It’s so amazing that the stars are aligning—[choreographer] Yanis Marshall was here for Pride, and Vogue was doing a piece on him for Pride and I’ve been a superfan of his work for a long time. I’ve just been so fortunate to be inspired by some of the greatest artists in the community, and I hope that I can be the same for them because it’s so energizing, it’s so hopeful, and there’s so much love that everybody needs to see and feel from this month and everyday from this community.

Have the girls [from your group] all heard your song? How did they react?
Not all of them – they haven’t heard the full song. They’re all very curious. Only Sooyoung has heard the full song and kind of knows the rollout to it ’cause she was here when I made it… they were like, “this is cool ’cause this is one thing we don’t know”!

Are you the type of person that likes to let people around you see what you’re working on in progress, or do you hide it and release it once it’s ready?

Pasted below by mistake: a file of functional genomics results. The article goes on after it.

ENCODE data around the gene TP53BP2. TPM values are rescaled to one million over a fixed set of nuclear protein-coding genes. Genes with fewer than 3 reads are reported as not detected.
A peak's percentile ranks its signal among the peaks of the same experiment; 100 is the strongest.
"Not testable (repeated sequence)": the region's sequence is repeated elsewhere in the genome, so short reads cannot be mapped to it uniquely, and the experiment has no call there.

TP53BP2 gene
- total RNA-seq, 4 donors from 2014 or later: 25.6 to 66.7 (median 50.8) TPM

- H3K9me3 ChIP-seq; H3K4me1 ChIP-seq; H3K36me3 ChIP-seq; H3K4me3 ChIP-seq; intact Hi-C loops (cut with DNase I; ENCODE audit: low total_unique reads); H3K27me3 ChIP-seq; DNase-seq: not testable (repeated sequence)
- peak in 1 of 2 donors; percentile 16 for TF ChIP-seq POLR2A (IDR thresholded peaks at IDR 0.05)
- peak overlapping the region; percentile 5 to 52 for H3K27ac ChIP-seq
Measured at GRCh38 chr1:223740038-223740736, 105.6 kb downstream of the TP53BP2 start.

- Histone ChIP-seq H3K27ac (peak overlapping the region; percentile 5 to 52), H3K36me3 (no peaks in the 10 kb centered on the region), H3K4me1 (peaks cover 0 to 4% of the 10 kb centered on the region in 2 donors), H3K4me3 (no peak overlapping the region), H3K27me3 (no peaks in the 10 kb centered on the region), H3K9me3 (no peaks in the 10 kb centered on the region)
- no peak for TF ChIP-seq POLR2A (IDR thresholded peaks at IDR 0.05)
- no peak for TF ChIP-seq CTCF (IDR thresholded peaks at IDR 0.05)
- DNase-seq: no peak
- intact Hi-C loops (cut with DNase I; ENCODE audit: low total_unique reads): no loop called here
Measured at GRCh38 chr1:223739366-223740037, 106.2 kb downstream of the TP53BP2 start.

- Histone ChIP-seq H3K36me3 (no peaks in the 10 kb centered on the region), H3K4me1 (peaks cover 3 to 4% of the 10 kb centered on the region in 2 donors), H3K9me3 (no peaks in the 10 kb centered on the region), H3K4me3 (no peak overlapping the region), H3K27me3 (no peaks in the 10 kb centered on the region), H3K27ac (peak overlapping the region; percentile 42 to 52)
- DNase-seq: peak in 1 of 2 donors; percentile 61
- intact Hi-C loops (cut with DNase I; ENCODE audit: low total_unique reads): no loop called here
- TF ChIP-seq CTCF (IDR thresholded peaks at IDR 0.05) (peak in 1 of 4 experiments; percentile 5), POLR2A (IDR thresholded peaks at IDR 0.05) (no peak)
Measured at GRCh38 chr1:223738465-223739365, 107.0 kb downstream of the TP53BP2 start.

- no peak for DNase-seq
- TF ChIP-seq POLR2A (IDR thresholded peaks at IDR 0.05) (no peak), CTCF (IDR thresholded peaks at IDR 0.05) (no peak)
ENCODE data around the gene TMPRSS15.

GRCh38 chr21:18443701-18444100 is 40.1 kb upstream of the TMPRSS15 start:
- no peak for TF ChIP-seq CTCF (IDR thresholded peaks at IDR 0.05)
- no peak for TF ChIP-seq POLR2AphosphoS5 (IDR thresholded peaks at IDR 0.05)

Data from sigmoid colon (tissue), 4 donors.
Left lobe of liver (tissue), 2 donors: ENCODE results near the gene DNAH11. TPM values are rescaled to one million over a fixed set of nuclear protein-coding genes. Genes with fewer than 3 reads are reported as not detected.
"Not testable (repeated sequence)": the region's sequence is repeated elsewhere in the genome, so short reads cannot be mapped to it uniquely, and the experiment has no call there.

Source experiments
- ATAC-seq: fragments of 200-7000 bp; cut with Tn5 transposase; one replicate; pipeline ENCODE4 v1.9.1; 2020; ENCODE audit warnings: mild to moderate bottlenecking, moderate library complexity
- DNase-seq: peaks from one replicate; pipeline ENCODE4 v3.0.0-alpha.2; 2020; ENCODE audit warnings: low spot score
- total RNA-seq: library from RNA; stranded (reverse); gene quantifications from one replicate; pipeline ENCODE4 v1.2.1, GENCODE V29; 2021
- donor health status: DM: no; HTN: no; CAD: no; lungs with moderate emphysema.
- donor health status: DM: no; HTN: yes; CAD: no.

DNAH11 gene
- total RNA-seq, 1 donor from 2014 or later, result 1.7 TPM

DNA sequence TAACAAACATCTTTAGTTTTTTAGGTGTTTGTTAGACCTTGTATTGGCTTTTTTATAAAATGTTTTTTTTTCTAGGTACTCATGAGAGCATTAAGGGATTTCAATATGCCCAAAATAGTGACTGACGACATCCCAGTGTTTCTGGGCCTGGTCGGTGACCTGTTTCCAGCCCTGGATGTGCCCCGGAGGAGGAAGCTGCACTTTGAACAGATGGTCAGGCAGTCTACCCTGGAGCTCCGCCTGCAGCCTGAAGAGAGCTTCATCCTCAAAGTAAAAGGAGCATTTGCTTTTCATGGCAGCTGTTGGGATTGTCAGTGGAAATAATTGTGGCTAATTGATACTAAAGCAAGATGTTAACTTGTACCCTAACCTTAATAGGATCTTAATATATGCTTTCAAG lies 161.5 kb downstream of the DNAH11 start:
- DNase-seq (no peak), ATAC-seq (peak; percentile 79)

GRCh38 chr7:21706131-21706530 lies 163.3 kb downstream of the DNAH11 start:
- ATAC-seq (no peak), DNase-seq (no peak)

I’m very introverted when it comes to the creative process. I wanna make sure that I am solid with what I want to talk about and share before I have other people start commenting, because I do care deeply about when somebody does give me advice. But during this process the fans picked it up—they’re like “yeah, she’s really to herself when she’s creating. She’s always away, and then she comes back.” And I was like “hey, they knew me before I even knew that about myself.” Now, I’ve surpassed my 10,000 plus hours and my 10 years as an artist to trust myself that the fans have trusted me along all this time and seen me grow and experiment and fall flat on my face [laughs]. Right now is the time I’m coming out with something new, and they’ll love it as much as they’ve loved everything else about me.